Monday, June 23, 2008

The Movies Goes to the Movies: True Romance

True Romance (1993, Tony Scott)
Vista Theatre, Los Feliz/East Hollywood

"So we'd both fuck Elvis? It's nice to meet people with common interests."

The quality of these picture leaves something to be desired, especially since within the frame is a mistake worthy of the old Premiere Magazine "Gaffe Squad" feature. In the upper mid-frame, just left of the marquee, you can see that we are at the corner of Hollywood and Sunset Blvd. An intersection I assume you won't find in Detroit; to wit: the first act of True Romance is set in Detroit (again, if this snapped shot came out better you could see Detroit written in the taxi light), but like many productions, certain scenes set in one place were shot elsewhere, in this case Los Angeles, including this exterior shot of the Vista Theatre's marquee.

While it doesn't have the world renowned reputation of the other still operating, first-run, one screen palaces in town, Grauman's Chinese and the Cinerama Dome, the Vista is just as worthy of your dime (a dime that will actually go further since admission for evening shows are $8, a full three or four dollars cheaper than those other ones) for many reasons: a.) Unlike those two, it is neither connected to a shopping center nor operated by a corporate chain. It is a bonafide neighborhood theatre and subject just as much to the whims of its clientele as it is the whims of the studios. {A personal note, it is the only movie theatre within walking distance from my place.} b.) Thanks to renovations between 1998-2000, the exterior and interior were restored to their former lavish Egytpian inspired decor. If you have been to the Vista, compare the current state of the auditorium to the framegrab below that predates the renovation. c.) This may apply only to taller readers, but your 6'3" author appreciates the legroom they offer, it appears as if every other row of seats have been removed. d.) Charm & Presentation--I get the feeling the Vista is aware that it is the red-headed stepchild to the Dome and Chinese, yet it embraces this stature. The front of the theatre features names in footprints, but you won't find Marilyn Monroe or Harrison Ford's prints, no, you get such B and cult movie luminaries as Forrest Auckerman, Bud Cort and Elvira. They still do the opening of the curtain before the feature. And the manager, who has been with the company for 20 years usually dressing in appropriate to the feature playing there costume when he takes your ticket. For example, he was dressed as a cowboy when I saw Brokeback Mountain there and in both a Superman and Iron Man outfit when those played.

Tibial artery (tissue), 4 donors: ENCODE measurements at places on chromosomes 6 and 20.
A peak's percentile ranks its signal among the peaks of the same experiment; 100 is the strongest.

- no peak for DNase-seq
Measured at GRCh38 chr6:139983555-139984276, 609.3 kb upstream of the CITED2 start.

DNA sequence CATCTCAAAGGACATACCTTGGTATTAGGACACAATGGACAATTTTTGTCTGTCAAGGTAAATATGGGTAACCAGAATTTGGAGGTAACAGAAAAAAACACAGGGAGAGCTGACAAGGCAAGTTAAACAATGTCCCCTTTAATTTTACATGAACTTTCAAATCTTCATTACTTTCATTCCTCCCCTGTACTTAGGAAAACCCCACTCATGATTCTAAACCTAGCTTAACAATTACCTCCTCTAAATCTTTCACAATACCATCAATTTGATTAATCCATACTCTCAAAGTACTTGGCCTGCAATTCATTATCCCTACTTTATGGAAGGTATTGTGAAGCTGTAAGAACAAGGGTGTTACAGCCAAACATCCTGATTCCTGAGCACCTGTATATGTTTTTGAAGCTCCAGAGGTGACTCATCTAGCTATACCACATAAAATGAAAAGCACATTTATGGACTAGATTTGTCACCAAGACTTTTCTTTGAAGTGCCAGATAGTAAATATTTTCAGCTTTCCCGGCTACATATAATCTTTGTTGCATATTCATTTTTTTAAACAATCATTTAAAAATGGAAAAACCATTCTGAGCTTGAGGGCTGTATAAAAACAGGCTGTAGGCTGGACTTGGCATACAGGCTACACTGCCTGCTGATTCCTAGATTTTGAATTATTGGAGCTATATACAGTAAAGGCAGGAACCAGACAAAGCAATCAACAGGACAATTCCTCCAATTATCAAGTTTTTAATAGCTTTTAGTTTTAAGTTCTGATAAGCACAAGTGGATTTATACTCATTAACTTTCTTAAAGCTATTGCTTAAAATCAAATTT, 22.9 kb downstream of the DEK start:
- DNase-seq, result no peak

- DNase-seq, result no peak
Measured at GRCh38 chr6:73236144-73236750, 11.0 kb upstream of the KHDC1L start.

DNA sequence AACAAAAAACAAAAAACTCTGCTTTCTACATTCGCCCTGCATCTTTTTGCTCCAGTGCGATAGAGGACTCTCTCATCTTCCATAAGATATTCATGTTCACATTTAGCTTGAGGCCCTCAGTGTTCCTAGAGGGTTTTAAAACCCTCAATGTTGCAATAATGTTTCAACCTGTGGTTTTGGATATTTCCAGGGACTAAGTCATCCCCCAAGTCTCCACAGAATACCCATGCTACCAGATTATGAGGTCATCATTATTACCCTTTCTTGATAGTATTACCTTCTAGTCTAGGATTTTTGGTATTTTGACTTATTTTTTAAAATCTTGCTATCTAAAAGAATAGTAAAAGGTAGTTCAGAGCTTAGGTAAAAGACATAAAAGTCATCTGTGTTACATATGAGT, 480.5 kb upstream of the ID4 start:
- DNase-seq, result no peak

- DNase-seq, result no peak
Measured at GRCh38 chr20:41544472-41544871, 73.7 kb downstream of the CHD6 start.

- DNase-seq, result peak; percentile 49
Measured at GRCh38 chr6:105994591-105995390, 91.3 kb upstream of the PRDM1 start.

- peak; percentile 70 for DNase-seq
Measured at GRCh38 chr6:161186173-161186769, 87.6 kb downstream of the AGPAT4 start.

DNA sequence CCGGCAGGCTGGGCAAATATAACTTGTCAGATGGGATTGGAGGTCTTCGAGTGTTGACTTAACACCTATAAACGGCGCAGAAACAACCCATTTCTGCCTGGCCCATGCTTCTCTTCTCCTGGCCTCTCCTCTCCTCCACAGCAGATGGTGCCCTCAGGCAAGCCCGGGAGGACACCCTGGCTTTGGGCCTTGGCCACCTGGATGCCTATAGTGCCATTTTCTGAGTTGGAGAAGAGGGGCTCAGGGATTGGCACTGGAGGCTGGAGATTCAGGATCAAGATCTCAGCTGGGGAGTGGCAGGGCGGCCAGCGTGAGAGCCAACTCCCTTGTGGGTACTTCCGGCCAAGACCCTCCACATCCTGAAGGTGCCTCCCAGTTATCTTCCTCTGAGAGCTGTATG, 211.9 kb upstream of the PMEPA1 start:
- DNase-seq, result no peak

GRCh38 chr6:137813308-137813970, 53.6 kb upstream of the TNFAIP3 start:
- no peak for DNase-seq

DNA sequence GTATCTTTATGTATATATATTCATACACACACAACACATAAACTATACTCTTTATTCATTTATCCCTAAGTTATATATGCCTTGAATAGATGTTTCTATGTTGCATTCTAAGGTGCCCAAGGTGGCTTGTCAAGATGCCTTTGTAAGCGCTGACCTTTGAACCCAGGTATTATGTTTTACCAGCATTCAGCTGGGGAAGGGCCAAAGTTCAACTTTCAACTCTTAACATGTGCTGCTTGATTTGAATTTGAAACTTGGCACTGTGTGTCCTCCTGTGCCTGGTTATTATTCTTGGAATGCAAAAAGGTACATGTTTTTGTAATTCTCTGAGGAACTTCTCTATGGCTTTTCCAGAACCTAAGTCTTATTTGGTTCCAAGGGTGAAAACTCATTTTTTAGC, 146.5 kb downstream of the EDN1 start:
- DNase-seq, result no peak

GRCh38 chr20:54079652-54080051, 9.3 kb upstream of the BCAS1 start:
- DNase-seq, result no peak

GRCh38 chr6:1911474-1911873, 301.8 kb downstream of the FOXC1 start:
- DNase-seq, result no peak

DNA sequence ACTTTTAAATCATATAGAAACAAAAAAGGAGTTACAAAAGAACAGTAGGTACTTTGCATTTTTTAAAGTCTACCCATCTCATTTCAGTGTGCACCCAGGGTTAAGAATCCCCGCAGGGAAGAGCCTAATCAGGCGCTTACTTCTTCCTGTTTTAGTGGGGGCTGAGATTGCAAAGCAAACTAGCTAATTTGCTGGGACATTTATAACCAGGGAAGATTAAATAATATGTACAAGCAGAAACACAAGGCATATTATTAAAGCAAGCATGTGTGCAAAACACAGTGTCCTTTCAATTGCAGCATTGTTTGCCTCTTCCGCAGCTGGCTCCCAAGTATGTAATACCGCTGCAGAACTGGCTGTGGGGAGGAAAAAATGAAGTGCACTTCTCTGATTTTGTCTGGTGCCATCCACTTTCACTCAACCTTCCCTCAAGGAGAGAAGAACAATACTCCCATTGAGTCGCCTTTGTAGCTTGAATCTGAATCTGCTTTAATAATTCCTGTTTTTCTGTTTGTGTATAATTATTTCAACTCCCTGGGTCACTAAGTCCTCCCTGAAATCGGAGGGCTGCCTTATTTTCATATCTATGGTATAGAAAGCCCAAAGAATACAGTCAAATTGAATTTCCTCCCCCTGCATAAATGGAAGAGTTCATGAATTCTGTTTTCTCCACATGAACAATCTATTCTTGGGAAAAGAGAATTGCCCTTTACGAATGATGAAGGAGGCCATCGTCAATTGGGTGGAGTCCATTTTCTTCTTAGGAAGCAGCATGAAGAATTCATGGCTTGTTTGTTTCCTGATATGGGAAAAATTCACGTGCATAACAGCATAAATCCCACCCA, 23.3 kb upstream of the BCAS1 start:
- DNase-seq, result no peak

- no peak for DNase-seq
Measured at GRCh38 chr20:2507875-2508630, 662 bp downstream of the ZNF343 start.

The Vista Theater opened in 1923 on what was once the set of D.W. Griffith's silent epic Intolerance. It has gone through several identity changes in it's eighty plus years: it's served as a vaudevillian stage, a first-run premiere showcase, a second-run theatre, showed gay pornography in the 1970's, was a repertory theatre in the 1980's. Currently, once gain, it books first-run major studio and independent fare. It's many reinventions matching those of the neighborhood itself throughout the years.

As for the film, I was somewhat hesitant to revisit it for the first time in over a decade, it meant a lot to me as a teenager, and sometimes when nostalgia and reality collide, nostalgia is the worse for wear. However, True Romance has aged gracefully. Lover of the quick edit and over-the-top tinting, director Tony Scott shows remarkable restraint, allowing the script and the performances to the forefront, well, with the exception of the action sequences, where his penchant for theatrics reveals itself with his need for utter destruction of any and all peripheral objects in the room to amp the experience. To paraphrase a famous Navin Johnson quote "Aquariums. This guy hates aquariums!" The film still feels fresh, I especially appreciate the way it allows itself moments of distractions, most famously in the Dennis Hopper-Christopher Walken "Sicilian story" which is still a highlight even while it keeps us from the main storyline for a good five plus minutes. True Romance is the meeting point of two forces, where the independent an innovative film literate world of screenwriter Quentin Tarantino encounters the big blockbuster action milieu of director Scott, yet it is Scott's instincts, including employing a more basic structure than the fractured narrative in Tarantino's original script and adding an appropriate and earned happy ending, both of which are dead right for its dreamy cinematic tone. Its a loving tribute to and mosaic of American cinema: romance, road trip, action, comedy and fantasy, specifically male fantasy--a comic book store working, kung fu movie worshiping geek meets a beautiful woman who loves everything about him, and together he becomes the Elvis like badass of his own action story. Special note should be given to the actors who all give energetic and note perfect performances from the leads Christian Slater (who is so charismatic in this and Heathers yet so stilted and uninteresting in most other performances) and Patricia Arquette through the supporting cast many of whose roles equal little more than cameos, including the aforementioned Hopper and Walken as well as a brutal pre-Sopranos James Gandolfini, a post-Perfect Strangers Bronson Pinchot, Michael Rapport, Val Kilmer (whose face is never even fully seen), a hilarious Brad Pitt, Saul Rubinek, Gary Oldman, Samuel L. Jackson, Chris Penn, Tom Sizemore, Kevin Corrigan and Paul Ben-Victor (character actor extraordinaire probably best known as the Greek's right-hand man in The Wire).

Simply put, True Romance and The Vista represent two of the reasons I love cinema.

For more information on the Vista Theatre, here's it's entry at Cinema Treasures.

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